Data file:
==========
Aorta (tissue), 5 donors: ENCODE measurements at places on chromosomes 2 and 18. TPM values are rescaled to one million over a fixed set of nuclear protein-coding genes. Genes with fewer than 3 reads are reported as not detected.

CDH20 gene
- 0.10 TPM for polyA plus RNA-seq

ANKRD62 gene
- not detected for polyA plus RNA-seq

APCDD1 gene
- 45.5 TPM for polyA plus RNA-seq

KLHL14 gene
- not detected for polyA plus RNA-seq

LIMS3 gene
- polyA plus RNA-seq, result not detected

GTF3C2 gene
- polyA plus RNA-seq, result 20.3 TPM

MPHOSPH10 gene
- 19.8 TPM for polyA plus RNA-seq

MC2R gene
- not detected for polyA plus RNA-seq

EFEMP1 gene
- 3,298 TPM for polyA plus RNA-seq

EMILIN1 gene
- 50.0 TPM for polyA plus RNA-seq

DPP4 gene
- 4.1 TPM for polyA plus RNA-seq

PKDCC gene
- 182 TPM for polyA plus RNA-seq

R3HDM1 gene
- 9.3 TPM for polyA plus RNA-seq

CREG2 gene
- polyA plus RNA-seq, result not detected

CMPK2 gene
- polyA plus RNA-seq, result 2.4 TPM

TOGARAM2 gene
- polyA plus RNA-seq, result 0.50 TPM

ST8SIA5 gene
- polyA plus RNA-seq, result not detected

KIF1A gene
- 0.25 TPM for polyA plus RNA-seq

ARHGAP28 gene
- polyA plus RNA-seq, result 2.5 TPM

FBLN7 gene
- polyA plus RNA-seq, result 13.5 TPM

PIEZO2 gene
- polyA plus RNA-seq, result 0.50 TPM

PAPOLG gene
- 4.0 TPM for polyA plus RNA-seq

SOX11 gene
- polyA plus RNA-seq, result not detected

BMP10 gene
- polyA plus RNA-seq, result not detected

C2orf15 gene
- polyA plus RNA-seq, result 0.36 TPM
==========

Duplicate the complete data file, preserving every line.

Aorta (tissue), 5 donors: ENCODE measurements at places on chromosomes 2 and 18. TPM values are rescaled to one million over a fixed set of nuclear protein-coding genes. Genes with fewer than 3 reads are reported as not detected.

CDH20 gene
- 0.10 TPM for polyA plus RNA-seq

ANKRD62 gene
- not detected for polyA plus RNA-seq

APCDD1 gene
- 45.5 TPM for polyA plus RNA-seq

KLHL14 gene
- not detected for polyA plus RNA-seq

LIMS3 gene
- polyA plus RNA-seq, result not detected

GTF3C2 gene
- polyA plus RNA-seq, result 20.3 TPM

MPHOSPH10 gene
- 19.8 TPM for polyA plus RNA-seq

MC2R gene
- not detected for polyA plus RNA-seq

EFEMP1 gene
- 3,298 TPM for polyA plus RNA-seq

EMILIN1 gene
- 50.0 TPM for polyA plus RNA-seq

DPP4 gene
- 4.1 TPM for polyA plus RNA-seq

PKDCC gene
- 182 TPM for polyA plus RNA-seq

R3HDM1 gene
- 9.3 TPM for polyA plus RNA-seq

CREG2 gene
- polyA plus RNA-seq, result not detected

CMPK2 gene
- polyA plus RNA-seq, result 2.4 TPM

TOGARAM2 gene
- polyA plus RNA-seq, result 0.50 TPM

ST8SIA5 gene
- polyA plus RNA-seq, result not detected

KIF1A gene
- 0.25 TPM for polyA plus RNA-seq

ARHGAP28 gene
- polyA plus RNA-seq, result 2.5 TPM

FBLN7 gene
- polyA plus RNA-seq, result 13.5 TPM

PIEZO2 gene
- polyA plus RNA-seq, result 0.50 TPM

PAPOLG gene
- 4.0 TPM for polyA plus RNA-seq

SOX11 gene
- polyA plus RNA-seq, result not detected

BMP10 gene
- polyA plus RNA-seq, result not detected

C2orf15 gene
- polyA plus RNA-seq, result 0.36 TPM